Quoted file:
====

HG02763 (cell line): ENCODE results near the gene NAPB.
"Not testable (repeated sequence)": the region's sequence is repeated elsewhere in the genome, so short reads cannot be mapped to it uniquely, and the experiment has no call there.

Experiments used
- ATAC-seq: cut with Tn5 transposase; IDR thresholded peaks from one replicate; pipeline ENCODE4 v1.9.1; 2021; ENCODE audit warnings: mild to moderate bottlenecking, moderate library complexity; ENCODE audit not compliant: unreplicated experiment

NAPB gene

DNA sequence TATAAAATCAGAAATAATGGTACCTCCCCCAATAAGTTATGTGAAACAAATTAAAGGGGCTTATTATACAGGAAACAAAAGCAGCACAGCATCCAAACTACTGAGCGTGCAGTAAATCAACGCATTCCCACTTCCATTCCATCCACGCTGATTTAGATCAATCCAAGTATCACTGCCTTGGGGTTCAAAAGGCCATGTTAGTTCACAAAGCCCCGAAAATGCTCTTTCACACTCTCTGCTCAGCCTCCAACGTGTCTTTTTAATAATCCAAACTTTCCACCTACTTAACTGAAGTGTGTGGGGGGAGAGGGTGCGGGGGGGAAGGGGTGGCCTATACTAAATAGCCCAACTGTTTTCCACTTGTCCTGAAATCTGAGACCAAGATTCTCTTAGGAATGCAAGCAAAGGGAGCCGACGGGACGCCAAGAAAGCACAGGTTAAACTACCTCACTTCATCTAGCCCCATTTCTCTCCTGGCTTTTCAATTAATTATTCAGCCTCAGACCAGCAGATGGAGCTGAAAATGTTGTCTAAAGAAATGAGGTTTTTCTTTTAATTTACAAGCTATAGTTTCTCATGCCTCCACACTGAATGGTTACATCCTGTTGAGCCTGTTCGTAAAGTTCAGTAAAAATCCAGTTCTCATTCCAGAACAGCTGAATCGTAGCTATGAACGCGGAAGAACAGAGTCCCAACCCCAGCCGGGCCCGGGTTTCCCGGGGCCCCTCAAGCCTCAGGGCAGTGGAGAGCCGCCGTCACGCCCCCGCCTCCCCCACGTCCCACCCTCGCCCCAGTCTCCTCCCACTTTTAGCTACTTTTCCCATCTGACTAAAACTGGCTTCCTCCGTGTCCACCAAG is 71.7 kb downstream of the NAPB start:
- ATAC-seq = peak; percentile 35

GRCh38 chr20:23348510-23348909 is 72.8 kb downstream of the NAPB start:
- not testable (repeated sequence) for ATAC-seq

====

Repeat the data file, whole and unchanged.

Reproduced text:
HG02763 (cell line): ENCODE results near the gene NAPB.
"Not testable (repeated sequence)": the region's sequence is repeated elsewhere in the genome, so short reads cannot be mapped to it uniquely, and the experiment has no call there.

Experiments used
- ATAC-seq: cut with Tn5 transposase; IDR thresholded peaks from one replicate; pipeline ENCODE4 v1.9.1; 2021; ENCODE audit warnings: mild to moderate bottlenecking, moderate library complexity; ENCODE audit not compliant: unreplicated experiment

NAPB gene

DNA sequence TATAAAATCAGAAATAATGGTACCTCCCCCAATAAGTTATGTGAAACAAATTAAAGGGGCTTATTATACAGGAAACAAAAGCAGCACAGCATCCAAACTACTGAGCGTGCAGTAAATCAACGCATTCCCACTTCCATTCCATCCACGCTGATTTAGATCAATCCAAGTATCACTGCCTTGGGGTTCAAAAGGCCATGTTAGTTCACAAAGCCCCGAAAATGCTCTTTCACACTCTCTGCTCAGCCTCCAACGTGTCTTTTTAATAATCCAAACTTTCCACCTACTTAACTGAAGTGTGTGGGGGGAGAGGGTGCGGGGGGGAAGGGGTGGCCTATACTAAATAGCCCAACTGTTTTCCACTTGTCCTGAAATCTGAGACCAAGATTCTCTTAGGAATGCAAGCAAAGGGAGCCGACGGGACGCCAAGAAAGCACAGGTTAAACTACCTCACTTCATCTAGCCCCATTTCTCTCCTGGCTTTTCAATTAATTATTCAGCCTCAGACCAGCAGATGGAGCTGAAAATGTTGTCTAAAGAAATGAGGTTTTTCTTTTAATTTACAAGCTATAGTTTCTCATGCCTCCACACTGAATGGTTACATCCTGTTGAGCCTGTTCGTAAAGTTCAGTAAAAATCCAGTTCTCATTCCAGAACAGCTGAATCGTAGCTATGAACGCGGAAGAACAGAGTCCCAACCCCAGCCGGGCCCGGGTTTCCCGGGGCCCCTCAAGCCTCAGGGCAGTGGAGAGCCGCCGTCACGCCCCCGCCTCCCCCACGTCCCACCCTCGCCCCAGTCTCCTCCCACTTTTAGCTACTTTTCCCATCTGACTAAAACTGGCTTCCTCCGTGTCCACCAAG is 71.7 kb downstream of the NAPB start:
- ATAC-seq = peak; percentile 35

GRCh38 chr20:23348510-23348909 is 72.8 kb downstream of the NAPB start:
- not testable (repeated sequence) for ATAC-seq